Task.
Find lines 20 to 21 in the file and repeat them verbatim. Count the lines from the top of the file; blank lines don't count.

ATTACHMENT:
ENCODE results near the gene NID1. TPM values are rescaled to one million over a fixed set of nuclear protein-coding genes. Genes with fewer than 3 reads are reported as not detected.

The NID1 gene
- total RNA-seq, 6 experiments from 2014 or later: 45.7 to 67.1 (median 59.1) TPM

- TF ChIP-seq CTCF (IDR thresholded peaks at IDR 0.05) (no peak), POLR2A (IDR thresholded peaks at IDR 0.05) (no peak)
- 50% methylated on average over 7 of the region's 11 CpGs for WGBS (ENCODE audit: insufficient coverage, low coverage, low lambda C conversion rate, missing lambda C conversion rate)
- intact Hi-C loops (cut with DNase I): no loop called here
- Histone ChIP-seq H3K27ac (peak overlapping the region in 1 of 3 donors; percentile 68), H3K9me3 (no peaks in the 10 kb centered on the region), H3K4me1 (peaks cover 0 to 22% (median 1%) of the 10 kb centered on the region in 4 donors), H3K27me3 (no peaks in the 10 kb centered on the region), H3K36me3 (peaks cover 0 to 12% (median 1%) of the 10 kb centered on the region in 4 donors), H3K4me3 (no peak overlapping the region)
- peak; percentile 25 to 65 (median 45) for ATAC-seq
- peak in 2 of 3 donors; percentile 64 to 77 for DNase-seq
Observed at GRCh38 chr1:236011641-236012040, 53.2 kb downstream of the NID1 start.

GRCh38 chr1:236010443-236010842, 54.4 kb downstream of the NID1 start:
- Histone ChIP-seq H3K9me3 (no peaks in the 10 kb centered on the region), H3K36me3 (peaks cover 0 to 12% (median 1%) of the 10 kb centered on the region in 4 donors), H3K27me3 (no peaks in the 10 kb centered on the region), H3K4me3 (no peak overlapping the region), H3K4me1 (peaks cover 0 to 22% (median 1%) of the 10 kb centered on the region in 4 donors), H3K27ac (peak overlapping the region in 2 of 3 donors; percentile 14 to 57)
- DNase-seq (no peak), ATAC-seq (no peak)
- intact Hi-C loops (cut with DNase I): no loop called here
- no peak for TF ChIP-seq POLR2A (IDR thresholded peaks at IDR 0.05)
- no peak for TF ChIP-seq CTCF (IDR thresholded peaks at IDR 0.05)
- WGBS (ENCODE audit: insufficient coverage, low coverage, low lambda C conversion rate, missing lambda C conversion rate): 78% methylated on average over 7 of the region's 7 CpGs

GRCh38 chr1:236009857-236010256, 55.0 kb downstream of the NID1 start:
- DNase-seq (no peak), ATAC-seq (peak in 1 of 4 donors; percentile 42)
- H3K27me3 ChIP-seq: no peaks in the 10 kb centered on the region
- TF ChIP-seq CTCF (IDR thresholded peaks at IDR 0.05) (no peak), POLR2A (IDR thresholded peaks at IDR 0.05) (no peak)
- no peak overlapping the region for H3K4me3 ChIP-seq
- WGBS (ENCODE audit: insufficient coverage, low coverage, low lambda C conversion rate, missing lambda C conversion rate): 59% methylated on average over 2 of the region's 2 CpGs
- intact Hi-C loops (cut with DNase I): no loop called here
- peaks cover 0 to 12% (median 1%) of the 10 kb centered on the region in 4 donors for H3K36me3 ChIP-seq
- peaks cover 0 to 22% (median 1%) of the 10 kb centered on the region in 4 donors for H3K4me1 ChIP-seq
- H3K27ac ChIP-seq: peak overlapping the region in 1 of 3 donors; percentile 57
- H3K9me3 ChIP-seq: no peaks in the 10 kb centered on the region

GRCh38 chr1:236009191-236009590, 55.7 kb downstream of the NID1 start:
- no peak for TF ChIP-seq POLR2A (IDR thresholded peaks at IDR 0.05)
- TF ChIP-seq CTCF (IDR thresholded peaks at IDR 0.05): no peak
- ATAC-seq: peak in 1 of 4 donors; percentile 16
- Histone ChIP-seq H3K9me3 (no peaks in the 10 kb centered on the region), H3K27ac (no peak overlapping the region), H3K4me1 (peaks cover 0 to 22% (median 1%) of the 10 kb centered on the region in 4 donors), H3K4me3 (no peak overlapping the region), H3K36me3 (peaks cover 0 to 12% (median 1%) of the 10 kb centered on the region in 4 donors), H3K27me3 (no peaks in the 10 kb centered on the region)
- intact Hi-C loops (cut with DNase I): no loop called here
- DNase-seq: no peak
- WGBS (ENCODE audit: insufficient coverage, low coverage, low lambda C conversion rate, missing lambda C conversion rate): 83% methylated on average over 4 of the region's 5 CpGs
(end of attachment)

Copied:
- H3K27me3 ChIP-seq: no peaks in the 10 kb centered on the region
- TF ChIP-seq CTCF (IDR thresholded peaks at IDR 0.05) (no peak), POLR2A (IDR thresholded peaks at IDR 0.05) (no peak)